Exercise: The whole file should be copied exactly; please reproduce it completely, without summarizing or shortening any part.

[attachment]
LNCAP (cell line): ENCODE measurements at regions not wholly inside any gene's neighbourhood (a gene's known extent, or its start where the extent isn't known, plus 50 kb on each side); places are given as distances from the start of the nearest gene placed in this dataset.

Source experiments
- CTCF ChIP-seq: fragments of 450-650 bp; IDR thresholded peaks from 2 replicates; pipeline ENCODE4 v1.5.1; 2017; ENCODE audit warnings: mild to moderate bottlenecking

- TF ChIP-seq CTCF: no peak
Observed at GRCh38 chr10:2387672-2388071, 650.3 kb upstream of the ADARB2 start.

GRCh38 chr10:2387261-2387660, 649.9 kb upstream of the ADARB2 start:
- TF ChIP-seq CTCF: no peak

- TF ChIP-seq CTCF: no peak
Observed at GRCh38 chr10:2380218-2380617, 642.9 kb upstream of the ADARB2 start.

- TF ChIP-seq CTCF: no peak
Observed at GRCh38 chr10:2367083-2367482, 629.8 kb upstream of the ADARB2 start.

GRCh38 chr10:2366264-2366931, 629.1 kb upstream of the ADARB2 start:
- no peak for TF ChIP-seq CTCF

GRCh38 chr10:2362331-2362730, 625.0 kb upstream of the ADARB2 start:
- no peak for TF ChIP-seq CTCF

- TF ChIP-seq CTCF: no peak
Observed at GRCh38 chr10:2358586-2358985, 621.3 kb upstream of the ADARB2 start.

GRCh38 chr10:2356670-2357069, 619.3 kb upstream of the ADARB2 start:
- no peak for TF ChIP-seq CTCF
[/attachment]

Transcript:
LNCAP (cell line): ENCODE measurements at regions not wholly inside any gene's neighbourhood (a gene's known extent, or its start where the extent isn't known, plus 50 kb on each side); places are given as distances from the start of the nearest gene placed in this dataset.

Source experiments
- CTCF ChIP-seq: fragments of 450-650 bp; IDR thresholded peaks from 2 replicates; pipeline ENCODE4 v1.5.1; 2017; ENCODE audit warnings: mild to moderate bottlenecking

- TF ChIP-seq CTCF: no peak
Observed at GRCh38 chr10:2387672-2388071, 650.3 kb upstream of the ADARB2 start.

GRCh38 chr10:2387261-2387660, 649.9 kb upstream of the ADARB2 start:
- TF ChIP-seq CTCF: no peak

- TF ChIP-seq CTCF: no peak
Observed at GRCh38 chr10:2380218-2380617, 642.9 kb upstream of the ADARB2 start.

- TF ChIP-seq CTCF: no peak
Observed at GRCh38 chr10:2367083-2367482, 629.8 kb upstream of the ADARB2 start.

GRCh38 chr10:2366264-2366931, 629.1 kb upstream of the ADARB2 start:
- no peak for TF ChIP-seq CTCF

GRCh38 chr10:2362331-2362730, 625.0 kb upstream of the ADARB2 start:
- no peak for TF ChIP-seq CTCF

- TF ChIP-seq CTCF: no peak
Observed at GRCh38 chr10:2358586-2358985, 621.3 kb upstream of the ADARB2 start.

GRCh38 chr10:2356670-2357069, 619.3 kb upstream of the ADARB2 start:
- no peak for TF ChIP-seq CTCF